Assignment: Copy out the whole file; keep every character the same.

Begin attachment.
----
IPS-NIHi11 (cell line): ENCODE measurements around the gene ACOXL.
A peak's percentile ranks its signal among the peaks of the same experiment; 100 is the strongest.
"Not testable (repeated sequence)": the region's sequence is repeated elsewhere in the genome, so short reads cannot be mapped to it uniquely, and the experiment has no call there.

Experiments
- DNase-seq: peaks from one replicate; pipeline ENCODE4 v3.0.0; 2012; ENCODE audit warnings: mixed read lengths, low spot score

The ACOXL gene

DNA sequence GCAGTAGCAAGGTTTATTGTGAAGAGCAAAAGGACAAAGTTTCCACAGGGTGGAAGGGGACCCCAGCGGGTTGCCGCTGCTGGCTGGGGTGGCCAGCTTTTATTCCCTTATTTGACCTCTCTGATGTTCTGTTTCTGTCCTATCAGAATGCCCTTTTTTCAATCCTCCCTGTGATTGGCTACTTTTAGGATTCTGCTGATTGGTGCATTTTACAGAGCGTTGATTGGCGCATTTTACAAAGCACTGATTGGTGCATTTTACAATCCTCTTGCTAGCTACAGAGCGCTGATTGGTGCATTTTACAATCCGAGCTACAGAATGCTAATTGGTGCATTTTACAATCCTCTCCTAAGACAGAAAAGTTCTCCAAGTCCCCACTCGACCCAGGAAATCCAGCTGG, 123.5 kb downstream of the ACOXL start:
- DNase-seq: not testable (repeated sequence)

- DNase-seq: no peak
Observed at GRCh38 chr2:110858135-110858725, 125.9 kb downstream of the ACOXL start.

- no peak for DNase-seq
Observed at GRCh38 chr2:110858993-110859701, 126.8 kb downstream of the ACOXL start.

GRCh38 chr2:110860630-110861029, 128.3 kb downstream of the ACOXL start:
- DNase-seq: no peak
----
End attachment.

IPS-NIHi11 (cell line): ENCODE measurements around the gene ACOXL.
A peak's percentile ranks its signal among the peaks of the same experiment; 100 is the strongest.
"Not testable (repeated sequence)": the region's sequence is repeated elsewhere in the genome, so short reads cannot be mapped to it uniquely, and the experiment has no call there.

Experiments
- DNase-seq: peaks from one replicate; pipeline ENCODE4 v3.0.0; 2012; ENCODE audit warnings: mixed read lengths, low spot score

The ACOXL gene

DNA sequence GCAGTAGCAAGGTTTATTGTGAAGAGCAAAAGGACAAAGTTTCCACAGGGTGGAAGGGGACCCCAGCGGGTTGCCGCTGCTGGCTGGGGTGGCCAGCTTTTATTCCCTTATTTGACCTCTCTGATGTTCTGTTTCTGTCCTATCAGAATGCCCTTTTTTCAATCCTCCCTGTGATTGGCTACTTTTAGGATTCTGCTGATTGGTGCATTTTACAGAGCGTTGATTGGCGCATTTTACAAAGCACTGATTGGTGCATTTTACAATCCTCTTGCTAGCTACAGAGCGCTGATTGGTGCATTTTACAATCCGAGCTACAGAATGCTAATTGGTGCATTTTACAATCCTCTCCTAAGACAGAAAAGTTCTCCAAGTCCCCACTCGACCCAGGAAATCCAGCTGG, 123.5 kb downstream of the ACOXL start:
- DNase-seq: not testable (repeated sequence)

- DNase-seq: no peak
Observed at GRCh38 chr2:110858135-110858725, 125.9 kb downstream of the ACOXL start.

- no peak for DNase-seq
Observed at GRCh38 chr2:110858993-110859701, 126.8 kb downstream of the ACOXL start.

GRCh38 chr2:110860630-110861029, 128.3 kb downstream of the ACOXL start:
- DNase-seq: no peak